Conversion therapy is explored in a flawed but well-meaning drama

Film | by Jorge Ignacio Castillo

The Miseducation of Cameron Post
RPL Theatre

Oct. 26–29

It’s baffling that in 2018 conversion therapy centres are still legal, even in Canada. These institutions are far more toxic than just “pray the gay away”. Their programs are based on teaching self-loathing to suggestible teens, all but ensuring a life of emotional turmoil and other hardships.

The Miseducation of Cameron Post is the first of two dramas dealing with the topic this year (the other, Boy Erased, opens in November). After being caught making out with another teenage girl, Cameron (Chloë Grace Moretz) is sent to a conversion camp in upstate New York where she’s subjected to a barrage of misinformation regarding her sexuality.

Besides Cameron, the movie introduces other youngsters in the same boat: keeners who drink the Kool-Aid unaware of the long-term consequences, kids who pretend to buy into the program just to be sent home, and those who see the treatment for what it is — a collection of distorted exercises haphazardly put together to give the impression of cohesive therapy.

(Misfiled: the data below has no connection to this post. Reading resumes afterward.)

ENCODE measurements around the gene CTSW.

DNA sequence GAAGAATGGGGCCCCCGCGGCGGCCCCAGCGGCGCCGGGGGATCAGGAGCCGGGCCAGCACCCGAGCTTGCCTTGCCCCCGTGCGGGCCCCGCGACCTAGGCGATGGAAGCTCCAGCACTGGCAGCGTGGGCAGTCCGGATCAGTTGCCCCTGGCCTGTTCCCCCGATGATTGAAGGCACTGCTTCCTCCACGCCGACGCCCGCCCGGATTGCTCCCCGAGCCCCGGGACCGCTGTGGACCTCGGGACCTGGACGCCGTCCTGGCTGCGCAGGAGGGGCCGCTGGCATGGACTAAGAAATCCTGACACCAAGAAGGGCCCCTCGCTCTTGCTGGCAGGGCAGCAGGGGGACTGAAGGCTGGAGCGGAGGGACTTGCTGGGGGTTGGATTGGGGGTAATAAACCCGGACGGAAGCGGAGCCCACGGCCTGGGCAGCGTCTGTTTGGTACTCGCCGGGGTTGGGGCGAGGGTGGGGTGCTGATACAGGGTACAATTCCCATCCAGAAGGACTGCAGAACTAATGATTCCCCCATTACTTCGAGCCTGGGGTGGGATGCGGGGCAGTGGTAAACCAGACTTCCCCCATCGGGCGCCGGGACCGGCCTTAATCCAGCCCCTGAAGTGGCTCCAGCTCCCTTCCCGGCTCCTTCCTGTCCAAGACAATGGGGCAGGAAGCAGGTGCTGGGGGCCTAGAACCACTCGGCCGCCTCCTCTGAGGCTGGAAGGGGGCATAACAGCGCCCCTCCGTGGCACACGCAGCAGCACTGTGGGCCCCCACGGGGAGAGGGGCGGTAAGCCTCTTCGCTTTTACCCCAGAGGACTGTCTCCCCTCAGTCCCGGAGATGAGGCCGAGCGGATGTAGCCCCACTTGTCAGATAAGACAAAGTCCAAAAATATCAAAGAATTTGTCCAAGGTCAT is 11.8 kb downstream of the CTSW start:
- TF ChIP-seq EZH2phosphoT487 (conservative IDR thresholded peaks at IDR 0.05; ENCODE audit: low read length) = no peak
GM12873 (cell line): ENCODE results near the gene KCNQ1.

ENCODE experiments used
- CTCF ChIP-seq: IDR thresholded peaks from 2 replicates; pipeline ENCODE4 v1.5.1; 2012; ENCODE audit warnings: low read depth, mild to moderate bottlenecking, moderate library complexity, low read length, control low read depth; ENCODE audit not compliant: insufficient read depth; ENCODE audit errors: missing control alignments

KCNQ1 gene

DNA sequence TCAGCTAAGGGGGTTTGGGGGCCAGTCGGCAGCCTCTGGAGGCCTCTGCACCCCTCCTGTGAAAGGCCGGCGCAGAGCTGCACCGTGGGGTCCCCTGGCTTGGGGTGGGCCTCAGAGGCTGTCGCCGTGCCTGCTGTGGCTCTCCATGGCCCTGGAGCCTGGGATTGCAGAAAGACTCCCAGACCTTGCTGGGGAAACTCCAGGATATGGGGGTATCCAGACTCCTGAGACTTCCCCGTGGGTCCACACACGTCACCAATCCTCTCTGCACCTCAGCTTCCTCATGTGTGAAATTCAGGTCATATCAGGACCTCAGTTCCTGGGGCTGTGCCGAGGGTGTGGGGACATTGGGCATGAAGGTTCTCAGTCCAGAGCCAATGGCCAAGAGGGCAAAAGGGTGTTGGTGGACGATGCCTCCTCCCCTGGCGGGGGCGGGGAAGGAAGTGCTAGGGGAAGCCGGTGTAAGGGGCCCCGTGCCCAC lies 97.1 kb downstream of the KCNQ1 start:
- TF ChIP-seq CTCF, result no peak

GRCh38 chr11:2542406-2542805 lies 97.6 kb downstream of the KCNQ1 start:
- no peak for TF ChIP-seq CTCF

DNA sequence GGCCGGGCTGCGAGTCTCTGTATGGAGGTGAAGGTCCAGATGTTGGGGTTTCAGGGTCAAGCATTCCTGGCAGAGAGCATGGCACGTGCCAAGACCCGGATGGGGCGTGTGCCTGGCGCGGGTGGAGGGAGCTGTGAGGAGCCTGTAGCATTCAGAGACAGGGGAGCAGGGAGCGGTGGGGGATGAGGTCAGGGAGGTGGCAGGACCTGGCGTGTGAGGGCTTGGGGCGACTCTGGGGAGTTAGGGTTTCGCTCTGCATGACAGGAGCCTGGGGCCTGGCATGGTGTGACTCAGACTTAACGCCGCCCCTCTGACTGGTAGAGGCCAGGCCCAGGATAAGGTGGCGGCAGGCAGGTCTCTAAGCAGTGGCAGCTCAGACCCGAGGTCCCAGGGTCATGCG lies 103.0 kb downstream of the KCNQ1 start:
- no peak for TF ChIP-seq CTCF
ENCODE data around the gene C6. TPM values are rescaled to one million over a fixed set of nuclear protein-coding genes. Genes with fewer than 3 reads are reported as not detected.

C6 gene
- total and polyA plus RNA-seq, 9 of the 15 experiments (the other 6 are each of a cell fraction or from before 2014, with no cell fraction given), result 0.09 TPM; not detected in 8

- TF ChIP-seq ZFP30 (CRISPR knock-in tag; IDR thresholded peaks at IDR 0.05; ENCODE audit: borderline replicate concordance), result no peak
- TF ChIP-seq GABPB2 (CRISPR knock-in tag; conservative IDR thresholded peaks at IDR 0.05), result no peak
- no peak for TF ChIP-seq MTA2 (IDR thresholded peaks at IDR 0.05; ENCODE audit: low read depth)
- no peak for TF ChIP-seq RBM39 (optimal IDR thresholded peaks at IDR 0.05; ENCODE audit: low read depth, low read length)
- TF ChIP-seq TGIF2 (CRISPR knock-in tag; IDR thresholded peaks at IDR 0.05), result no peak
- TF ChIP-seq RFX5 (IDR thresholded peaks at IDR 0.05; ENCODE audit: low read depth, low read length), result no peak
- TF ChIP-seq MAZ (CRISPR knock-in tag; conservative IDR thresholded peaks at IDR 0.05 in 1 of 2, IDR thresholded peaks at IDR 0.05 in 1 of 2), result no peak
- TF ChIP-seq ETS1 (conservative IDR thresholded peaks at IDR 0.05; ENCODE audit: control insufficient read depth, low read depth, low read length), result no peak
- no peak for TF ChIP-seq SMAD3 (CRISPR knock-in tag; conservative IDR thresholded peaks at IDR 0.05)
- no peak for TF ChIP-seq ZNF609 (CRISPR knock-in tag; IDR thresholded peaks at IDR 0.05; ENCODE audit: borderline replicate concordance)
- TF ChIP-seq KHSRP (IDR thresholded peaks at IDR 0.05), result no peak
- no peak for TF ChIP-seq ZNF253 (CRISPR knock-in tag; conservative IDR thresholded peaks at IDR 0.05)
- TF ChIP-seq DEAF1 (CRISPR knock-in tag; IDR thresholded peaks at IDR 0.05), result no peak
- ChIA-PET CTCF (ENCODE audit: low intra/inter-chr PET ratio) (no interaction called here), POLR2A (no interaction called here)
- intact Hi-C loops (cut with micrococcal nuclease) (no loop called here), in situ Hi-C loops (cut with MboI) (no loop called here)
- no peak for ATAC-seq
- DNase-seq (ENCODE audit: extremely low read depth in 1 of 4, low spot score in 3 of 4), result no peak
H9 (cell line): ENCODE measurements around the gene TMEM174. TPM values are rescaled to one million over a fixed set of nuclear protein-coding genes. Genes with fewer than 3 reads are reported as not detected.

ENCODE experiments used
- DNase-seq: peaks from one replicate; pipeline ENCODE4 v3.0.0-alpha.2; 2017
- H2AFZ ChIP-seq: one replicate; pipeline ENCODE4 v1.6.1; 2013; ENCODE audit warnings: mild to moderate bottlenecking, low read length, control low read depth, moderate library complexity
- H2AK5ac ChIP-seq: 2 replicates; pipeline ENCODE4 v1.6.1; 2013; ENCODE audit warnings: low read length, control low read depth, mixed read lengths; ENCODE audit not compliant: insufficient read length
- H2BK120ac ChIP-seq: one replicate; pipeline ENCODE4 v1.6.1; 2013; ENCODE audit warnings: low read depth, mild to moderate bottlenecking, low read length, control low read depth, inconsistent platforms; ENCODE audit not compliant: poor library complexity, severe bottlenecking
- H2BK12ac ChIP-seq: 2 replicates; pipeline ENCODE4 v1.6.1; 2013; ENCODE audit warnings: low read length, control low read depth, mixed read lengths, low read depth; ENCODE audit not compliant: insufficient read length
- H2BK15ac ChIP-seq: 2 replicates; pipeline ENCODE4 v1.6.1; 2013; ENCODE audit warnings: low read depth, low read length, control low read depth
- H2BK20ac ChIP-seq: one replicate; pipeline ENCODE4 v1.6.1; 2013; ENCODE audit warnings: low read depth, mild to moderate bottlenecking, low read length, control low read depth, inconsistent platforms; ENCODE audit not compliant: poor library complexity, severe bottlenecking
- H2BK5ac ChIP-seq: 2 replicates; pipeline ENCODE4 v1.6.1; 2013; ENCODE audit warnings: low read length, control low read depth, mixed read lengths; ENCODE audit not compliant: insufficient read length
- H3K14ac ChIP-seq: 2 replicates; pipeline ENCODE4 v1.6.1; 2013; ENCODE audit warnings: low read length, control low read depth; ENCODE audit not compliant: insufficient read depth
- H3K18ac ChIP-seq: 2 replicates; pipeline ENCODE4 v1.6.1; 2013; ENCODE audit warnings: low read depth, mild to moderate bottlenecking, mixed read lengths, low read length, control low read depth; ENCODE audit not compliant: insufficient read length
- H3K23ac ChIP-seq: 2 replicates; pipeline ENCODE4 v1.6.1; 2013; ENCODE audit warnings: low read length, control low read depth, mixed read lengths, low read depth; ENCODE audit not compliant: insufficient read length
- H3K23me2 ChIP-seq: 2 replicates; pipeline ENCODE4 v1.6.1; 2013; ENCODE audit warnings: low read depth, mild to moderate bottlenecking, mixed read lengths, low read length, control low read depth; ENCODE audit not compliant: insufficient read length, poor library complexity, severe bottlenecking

While the film has its heart in the right place, and the target is unquestionably perverse, The Miseducation of Cameron Post has a big problem at the centre. The lead, Cameron, is basically a cypher with little character, let alone drive. Granted, she is a teenager still figuring out life, but by comparison she’s the least interesting person on screen. It doesn’t help that Moretz has limited range, which leaves her struggling to depict the character’s internal turmoil.

The movie does succeed at portraying the havoc wrought on teens by conversion therapy: shaming and isolation are used liberally, with predictable effects. Here’s a thought, let’s send bigoted parents to pride centres and see how that goes.